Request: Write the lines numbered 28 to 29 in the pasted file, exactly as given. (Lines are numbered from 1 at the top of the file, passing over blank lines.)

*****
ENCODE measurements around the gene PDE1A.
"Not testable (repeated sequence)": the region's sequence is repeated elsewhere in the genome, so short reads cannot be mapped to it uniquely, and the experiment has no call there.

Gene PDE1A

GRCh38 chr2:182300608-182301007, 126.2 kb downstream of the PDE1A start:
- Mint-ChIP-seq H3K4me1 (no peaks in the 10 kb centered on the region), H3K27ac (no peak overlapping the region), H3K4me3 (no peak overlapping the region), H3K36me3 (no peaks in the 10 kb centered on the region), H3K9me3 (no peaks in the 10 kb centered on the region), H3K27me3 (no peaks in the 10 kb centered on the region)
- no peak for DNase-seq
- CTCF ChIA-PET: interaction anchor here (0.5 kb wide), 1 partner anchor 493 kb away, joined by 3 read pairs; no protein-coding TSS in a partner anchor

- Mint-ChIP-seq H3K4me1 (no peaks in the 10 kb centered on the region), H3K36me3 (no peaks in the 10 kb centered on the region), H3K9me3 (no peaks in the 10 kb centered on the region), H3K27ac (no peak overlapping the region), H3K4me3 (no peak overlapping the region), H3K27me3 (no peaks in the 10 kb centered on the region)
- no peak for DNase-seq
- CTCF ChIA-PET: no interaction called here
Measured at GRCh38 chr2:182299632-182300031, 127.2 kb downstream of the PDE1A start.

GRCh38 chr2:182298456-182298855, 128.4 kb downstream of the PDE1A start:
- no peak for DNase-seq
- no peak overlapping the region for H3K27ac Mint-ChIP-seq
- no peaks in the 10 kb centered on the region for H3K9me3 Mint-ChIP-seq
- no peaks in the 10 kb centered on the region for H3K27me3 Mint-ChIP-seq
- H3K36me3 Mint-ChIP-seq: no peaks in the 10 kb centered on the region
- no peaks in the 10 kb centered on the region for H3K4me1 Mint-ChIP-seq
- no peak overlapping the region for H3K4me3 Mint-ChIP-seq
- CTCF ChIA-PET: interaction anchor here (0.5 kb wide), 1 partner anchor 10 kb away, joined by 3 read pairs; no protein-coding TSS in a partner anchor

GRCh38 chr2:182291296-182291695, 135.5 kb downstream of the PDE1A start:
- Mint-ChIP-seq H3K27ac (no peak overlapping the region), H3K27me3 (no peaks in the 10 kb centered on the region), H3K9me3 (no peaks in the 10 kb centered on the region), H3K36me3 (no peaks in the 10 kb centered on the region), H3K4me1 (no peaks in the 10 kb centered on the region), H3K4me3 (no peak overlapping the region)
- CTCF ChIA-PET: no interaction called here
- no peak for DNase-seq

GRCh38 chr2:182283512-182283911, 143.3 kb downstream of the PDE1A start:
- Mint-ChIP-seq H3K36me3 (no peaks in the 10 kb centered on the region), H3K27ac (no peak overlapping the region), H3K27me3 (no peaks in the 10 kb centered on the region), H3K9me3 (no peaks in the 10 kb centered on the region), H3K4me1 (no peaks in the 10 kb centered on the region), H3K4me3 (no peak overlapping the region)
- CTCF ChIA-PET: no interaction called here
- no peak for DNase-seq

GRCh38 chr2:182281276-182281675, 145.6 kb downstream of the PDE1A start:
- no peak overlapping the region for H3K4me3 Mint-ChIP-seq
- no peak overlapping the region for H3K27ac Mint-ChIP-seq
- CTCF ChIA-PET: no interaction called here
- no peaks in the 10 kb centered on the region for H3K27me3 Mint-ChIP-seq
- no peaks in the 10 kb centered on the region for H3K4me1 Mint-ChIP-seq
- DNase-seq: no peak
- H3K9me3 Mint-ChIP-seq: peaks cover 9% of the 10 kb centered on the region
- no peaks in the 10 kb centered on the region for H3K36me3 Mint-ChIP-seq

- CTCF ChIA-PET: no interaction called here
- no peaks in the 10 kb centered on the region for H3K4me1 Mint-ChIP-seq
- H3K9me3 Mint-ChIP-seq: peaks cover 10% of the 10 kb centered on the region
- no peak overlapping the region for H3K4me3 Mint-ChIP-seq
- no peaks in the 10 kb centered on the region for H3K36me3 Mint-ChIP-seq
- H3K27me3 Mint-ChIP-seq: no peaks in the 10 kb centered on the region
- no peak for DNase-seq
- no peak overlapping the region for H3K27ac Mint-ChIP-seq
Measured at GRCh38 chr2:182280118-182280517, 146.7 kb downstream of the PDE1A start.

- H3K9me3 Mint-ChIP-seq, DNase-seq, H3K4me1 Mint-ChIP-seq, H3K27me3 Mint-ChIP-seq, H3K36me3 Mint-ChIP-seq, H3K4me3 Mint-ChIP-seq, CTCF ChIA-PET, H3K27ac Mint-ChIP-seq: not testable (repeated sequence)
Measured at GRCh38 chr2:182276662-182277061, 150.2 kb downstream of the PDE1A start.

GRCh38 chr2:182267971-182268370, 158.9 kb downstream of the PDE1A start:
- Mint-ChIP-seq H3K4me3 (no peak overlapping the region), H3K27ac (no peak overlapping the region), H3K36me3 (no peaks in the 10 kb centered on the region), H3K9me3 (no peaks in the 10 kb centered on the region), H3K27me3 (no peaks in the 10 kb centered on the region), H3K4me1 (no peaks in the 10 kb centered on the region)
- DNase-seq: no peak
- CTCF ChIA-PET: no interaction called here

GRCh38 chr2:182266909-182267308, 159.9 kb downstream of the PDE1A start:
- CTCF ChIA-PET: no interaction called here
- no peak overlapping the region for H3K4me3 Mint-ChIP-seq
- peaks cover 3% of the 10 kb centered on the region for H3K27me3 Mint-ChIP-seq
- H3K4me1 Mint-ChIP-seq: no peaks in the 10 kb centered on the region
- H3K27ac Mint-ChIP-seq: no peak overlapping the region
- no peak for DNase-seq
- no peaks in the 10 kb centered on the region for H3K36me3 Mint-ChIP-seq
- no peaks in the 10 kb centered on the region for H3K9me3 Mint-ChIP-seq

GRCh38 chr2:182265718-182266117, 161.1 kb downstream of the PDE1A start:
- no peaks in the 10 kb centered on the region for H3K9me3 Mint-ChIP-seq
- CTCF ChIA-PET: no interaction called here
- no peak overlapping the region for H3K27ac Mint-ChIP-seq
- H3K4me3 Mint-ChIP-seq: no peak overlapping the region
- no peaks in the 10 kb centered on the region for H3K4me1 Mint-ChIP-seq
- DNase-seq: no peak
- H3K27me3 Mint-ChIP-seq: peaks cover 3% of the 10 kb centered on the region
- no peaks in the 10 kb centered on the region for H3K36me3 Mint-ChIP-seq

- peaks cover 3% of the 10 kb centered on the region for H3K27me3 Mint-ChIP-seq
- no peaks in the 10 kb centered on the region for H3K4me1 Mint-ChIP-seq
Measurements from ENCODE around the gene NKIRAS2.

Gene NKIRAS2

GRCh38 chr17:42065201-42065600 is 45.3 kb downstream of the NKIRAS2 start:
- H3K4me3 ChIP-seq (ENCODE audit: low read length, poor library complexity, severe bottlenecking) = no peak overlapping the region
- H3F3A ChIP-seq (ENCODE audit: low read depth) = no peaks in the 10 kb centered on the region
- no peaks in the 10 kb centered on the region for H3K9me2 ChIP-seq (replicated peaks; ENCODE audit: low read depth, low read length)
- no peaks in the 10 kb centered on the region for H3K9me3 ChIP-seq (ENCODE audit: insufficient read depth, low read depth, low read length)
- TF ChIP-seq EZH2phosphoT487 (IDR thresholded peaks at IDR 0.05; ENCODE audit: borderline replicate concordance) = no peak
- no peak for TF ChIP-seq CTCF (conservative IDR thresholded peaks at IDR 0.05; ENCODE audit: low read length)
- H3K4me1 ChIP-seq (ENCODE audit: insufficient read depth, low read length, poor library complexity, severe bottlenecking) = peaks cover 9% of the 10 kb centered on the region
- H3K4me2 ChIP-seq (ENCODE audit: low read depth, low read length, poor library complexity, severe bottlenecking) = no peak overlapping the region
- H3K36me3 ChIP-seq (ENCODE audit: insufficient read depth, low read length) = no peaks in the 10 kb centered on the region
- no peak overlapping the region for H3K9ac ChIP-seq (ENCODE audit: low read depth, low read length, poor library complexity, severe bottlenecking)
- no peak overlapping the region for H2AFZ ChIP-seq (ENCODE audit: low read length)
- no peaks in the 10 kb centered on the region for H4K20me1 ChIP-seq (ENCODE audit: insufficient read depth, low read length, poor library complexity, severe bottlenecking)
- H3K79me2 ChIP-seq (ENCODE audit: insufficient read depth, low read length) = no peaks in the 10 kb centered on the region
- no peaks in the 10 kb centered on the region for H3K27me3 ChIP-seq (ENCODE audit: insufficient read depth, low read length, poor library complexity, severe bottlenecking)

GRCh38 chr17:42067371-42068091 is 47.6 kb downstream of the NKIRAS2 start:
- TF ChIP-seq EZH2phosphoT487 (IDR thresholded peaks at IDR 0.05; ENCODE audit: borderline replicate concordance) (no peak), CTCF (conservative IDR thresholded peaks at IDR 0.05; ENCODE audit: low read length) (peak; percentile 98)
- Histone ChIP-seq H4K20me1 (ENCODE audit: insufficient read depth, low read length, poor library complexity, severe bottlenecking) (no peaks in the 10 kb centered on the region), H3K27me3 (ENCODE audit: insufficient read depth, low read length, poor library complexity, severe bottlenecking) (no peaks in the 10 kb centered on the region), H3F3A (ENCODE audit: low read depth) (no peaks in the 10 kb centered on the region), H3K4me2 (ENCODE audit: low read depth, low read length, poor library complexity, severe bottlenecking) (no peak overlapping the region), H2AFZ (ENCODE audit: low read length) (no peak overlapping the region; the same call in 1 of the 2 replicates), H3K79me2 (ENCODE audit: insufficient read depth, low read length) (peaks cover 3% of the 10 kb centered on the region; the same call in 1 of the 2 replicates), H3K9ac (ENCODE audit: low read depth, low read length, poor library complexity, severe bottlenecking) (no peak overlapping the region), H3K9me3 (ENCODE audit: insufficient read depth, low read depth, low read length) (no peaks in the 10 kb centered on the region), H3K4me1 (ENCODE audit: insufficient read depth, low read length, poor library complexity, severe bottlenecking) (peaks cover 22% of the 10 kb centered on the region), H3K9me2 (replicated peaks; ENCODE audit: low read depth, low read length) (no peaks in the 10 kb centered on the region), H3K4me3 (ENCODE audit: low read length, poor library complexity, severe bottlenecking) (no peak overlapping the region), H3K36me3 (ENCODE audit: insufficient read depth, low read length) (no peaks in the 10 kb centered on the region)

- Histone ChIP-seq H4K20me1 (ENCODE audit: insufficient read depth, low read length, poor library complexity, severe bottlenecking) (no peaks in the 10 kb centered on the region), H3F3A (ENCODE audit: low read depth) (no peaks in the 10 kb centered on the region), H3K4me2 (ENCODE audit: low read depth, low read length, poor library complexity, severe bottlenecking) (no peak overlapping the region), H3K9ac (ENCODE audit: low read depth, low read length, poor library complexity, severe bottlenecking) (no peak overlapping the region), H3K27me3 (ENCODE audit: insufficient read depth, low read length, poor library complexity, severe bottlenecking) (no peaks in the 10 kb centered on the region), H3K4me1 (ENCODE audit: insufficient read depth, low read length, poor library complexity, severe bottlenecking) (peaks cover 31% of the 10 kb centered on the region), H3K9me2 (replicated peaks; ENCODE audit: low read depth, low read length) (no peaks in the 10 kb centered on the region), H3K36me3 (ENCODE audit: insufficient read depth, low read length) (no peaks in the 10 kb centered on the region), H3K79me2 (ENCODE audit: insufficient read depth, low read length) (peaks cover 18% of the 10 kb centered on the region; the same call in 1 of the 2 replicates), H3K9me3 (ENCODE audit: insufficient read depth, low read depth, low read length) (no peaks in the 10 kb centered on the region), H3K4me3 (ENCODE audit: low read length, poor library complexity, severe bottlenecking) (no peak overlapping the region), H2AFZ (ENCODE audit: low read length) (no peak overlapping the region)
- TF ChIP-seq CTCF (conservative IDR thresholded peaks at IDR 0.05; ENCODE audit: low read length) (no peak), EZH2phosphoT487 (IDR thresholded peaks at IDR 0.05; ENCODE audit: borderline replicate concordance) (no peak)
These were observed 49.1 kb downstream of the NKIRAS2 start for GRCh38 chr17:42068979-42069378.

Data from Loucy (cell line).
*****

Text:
- no peak for DNase-seq

GRCh38 chr2:182281276-182281675, 145.6 kb downstream of the PDE1A start: